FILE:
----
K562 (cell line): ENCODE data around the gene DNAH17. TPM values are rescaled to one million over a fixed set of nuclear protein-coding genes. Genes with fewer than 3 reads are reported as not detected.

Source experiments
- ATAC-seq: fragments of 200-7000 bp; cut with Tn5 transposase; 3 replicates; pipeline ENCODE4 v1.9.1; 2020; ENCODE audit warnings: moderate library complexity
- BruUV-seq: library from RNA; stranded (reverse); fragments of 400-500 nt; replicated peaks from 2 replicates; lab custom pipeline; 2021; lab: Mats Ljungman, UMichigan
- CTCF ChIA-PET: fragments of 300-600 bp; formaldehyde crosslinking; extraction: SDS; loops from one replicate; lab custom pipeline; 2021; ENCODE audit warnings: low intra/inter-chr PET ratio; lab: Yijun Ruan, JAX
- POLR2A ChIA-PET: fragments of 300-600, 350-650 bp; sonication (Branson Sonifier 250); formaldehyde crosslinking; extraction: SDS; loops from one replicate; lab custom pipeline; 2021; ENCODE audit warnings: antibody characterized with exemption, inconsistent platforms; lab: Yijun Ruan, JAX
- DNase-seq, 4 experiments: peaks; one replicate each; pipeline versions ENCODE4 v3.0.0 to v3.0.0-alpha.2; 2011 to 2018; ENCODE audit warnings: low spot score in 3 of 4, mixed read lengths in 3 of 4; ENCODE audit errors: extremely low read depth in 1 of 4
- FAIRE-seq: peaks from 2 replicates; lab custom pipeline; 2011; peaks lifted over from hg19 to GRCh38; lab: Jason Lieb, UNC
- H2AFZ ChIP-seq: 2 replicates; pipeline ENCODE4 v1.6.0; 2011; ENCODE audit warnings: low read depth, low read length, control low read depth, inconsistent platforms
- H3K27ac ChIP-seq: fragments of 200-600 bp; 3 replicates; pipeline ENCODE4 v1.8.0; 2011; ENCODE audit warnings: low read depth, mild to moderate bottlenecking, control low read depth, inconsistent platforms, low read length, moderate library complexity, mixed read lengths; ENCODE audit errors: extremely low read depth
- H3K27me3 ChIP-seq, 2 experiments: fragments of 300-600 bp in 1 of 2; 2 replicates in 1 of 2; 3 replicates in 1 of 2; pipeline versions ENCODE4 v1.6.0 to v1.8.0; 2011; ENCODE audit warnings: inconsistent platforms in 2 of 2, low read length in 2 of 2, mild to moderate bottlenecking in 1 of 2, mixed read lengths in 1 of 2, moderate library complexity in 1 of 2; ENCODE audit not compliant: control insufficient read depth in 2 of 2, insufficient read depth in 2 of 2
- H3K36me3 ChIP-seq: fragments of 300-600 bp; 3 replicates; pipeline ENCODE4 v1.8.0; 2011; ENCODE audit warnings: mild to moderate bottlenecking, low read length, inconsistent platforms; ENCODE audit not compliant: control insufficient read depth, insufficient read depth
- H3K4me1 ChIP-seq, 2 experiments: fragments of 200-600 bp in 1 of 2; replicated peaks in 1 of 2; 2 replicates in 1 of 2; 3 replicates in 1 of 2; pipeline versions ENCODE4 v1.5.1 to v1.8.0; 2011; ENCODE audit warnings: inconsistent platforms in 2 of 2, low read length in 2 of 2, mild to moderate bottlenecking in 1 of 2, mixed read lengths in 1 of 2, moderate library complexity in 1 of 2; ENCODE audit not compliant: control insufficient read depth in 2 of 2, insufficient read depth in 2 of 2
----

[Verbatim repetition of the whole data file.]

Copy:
K562 (cell line): ENCODE data around the gene DNAH17. TPM values are rescaled to one million over a fixed set of nuclear protein-coding genes. Genes with fewer than 3 reads are reported as not detected.

Source experiments
- ATAC-seq: fragments of 200-7000 bp; cut with Tn5 transposase; 3 replicates; pipeline ENCODE4 v1.9.1; 2020; ENCODE audit warnings: moderate library complexity
- BruUV-seq: library from RNA; stranded (reverse); fragments of 400-500 nt; replicated peaks from 2 replicates; lab custom pipeline; 2021; lab: Mats Ljungman, UMichigan
- CTCF ChIA-PET: fragments of 300-600 bp; formaldehyde crosslinking; extraction: SDS; loops from one replicate; lab custom pipeline; 2021; ENCODE audit warnings: low intra/inter-chr PET ratio; lab: Yijun Ruan, JAX
- POLR2A ChIA-PET: fragments of 300-600, 350-650 bp; sonication (Branson Sonifier 250); formaldehyde crosslinking; extraction: SDS; loops from one replicate; lab custom pipeline; 2021; ENCODE audit warnings: antibody characterized with exemption, inconsistent platforms; lab: Yijun Ruan, JAX
- DNase-seq, 4 experiments: peaks; one replicate each; pipeline versions ENCODE4 v3.0.0 to v3.0.0-alpha.2; 2011 to 2018; ENCODE audit warnings: low spot score in 3 of 4, mixed read lengths in 3 of 4; ENCODE audit errors: extremely low read depth in 1 of 4
- FAIRE-seq: peaks from 2 replicates; lab custom pipeline; 2011; peaks lifted over from hg19 to GRCh38; lab: Jason Lieb, UNC
- H2AFZ ChIP-seq: 2 replicates; pipeline ENCODE4 v1.6.0; 2011; ENCODE audit warnings: low read depth, low read length, control low read depth, inconsistent platforms
- H3K27ac ChIP-seq: fragments of 200-600 bp; 3 replicates; pipeline ENCODE4 v1.8.0; 2011; ENCODE audit warnings: low read depth, mild to moderate bottlenecking, control low read depth, inconsistent platforms, low read length, moderate library complexity, mixed read lengths; ENCODE audit errors: extremely low read depth
- H3K27me3 ChIP-seq, 2 experiments: fragments of 300-600 bp in 1 of 2; 2 replicates in 1 of 2; 3 replicates in 1 of 2; pipeline versions ENCODE4 v1.6.0 to v1.8.0; 2011; ENCODE audit warnings: inconsistent platforms in 2 of 2, low read length in 2 of 2, mild to moderate bottlenecking in 1 of 2, mixed read lengths in 1 of 2, moderate library complexity in 1 of 2; ENCODE audit not compliant: control insufficient read depth in 2 of 2, insufficient read depth in 2 of 2
- H3K36me3 ChIP-seq: fragments of 300-600 bp; 3 replicates; pipeline ENCODE4 v1.8.0; 2011; ENCODE audit warnings: mild to moderate bottlenecking, low read length, inconsistent platforms; ENCODE audit not compliant: control insufficient read depth, insufficient read depth
- H3K4me1 ChIP-seq, 2 experiments: fragments of 200-600 bp in 1 of 2; replicated peaks in 1 of 2; 2 replicates in 1 of 2; 3 replicates in 1 of 2; pipeline versions ENCODE4 v1.5.1 to v1.8.0; 2011; ENCODE audit warnings: inconsistent platforms in 2 of 2, low read length in 2 of 2, mild to moderate bottlenecking in 1 of 2, mixed read lengths in 1 of 2, moderate library complexity in 1 of 2; ENCODE audit not compliant: control insufficient read depth in 2 of 2, insufficient read depth in 2 of 2